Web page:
Last week I suggested that you integrate choreography commemorating Miriam at the Seder "Half-Time." This week I'm going to start with the beginning of the Seder by opening up a window to a wonderful Italian custom. It's a Mama Mia one in every sense of the word. It reflects joy, anticipation and is "performed" by Mama.
Among many Italians it is customary not to have the Seder plate positioned on the table, waiting for the guests to arrive. Instead, the guests stand behind their chairs, waiting for the Seder plate to make its grand entrance -- and a grand entrance it is. Covered with netting, it is carried in by an honored elder -- usually the woman of the house. She places it down with great flourish. Sometimes the guests sing songs as she places the Seder plate at the head of the table and removes the netting.
Definitely a fun way to begin the seder. Why stop here? Continue the Seder grand opening by mixing 'n matching customs. Go to page 16 of my book Passover Around the World.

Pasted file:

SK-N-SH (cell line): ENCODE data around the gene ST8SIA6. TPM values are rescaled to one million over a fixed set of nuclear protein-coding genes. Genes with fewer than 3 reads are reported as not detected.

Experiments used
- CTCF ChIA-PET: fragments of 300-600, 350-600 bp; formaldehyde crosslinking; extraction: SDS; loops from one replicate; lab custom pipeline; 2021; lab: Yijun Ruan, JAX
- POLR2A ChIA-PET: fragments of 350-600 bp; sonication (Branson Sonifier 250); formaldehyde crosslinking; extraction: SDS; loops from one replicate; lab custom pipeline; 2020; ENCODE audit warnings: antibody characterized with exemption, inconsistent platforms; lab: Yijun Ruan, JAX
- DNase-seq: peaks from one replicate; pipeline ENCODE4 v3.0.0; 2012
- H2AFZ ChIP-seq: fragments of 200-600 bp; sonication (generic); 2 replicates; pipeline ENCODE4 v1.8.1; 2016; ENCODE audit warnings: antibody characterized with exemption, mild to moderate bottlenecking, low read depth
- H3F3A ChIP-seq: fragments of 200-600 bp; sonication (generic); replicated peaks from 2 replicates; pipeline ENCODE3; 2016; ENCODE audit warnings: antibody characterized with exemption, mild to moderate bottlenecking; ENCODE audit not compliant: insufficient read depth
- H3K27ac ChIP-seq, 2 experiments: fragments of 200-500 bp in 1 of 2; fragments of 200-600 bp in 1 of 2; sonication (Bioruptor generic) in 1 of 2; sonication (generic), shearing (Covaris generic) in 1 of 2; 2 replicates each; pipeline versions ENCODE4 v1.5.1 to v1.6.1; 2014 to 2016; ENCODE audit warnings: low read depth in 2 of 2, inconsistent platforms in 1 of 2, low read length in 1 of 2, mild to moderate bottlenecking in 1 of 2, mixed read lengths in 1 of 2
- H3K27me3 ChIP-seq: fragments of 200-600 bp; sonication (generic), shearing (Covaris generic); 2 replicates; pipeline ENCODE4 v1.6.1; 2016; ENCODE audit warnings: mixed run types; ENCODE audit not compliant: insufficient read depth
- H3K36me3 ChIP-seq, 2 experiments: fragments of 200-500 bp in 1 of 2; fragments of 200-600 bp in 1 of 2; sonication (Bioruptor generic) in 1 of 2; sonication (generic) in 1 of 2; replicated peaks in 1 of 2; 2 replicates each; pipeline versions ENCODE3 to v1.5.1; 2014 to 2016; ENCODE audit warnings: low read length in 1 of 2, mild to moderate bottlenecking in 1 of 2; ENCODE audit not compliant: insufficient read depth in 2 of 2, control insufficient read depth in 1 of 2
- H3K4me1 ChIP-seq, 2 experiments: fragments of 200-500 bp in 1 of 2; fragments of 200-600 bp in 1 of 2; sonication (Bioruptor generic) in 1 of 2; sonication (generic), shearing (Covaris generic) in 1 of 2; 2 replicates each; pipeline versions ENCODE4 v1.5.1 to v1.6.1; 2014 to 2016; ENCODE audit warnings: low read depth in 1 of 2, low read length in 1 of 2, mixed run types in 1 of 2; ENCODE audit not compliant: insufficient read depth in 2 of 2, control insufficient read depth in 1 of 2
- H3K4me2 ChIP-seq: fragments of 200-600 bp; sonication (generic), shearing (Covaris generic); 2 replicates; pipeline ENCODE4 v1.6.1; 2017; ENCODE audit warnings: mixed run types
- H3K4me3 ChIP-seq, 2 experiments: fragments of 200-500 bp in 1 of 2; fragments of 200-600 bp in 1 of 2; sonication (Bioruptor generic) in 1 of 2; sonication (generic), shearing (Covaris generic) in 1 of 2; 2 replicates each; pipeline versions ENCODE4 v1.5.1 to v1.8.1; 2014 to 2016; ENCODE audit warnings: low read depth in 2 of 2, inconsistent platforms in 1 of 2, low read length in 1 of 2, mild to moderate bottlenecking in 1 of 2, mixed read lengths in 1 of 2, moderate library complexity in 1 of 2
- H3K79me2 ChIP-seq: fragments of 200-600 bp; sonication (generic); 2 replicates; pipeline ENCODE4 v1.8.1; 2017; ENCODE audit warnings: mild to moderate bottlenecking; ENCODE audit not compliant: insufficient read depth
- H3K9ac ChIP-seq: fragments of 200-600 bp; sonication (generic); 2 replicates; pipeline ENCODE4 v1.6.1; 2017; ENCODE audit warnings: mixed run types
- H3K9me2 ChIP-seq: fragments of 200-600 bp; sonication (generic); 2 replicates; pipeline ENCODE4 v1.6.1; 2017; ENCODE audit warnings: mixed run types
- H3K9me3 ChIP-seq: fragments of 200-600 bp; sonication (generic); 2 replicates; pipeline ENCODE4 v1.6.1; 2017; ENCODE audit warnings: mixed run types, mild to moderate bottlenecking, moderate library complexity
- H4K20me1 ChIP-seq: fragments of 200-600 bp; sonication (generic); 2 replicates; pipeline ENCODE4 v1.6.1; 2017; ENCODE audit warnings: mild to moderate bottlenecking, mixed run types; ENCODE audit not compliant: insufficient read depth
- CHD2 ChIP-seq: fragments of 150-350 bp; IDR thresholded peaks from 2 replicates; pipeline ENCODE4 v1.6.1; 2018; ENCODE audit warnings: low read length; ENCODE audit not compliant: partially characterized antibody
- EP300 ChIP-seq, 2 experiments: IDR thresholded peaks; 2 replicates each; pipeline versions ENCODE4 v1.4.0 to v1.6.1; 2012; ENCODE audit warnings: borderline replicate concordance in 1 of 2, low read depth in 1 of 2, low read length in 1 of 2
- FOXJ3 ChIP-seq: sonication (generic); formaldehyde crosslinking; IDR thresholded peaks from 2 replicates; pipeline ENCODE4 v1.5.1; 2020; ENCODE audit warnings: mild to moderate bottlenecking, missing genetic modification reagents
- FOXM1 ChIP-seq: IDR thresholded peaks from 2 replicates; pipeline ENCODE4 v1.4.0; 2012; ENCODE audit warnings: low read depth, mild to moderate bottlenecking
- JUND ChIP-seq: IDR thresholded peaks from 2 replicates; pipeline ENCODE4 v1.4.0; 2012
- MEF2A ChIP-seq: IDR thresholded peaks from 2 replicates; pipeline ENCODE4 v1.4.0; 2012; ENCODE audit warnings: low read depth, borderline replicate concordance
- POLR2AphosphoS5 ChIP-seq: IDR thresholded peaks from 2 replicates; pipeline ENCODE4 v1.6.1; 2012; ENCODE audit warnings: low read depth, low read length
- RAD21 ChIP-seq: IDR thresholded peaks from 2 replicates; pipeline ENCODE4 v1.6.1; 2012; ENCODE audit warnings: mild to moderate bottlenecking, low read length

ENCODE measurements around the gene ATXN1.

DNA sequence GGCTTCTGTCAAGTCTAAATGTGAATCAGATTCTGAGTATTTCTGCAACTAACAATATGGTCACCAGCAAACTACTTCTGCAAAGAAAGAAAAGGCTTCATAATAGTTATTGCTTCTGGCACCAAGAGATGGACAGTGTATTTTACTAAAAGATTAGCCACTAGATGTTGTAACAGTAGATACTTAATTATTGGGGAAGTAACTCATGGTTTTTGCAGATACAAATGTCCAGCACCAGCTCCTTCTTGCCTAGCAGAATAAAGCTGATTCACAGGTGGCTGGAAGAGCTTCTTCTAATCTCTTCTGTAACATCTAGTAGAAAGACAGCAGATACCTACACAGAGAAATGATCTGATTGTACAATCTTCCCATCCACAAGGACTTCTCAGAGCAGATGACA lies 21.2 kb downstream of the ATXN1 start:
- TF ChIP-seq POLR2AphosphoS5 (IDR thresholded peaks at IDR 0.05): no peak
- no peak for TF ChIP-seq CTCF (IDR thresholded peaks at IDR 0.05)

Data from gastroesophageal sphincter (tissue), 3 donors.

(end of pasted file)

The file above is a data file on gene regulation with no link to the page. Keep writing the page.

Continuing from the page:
You'll discover a custom performed by Turkish Jews. It's a playful play and a wonderful way to draw children in to actively participate in the Seder.
While the Haggadah tells the story of our Exodus from Egypt, the trick is keeping children engaged in order to absorb the meaning of this holiday. There are loads of ways, many of which are found in my book. In the meantime, I'll be back next week with another fun Italian custom that I've just discovered.
To all parents and teachers -- Happy Seder Planning!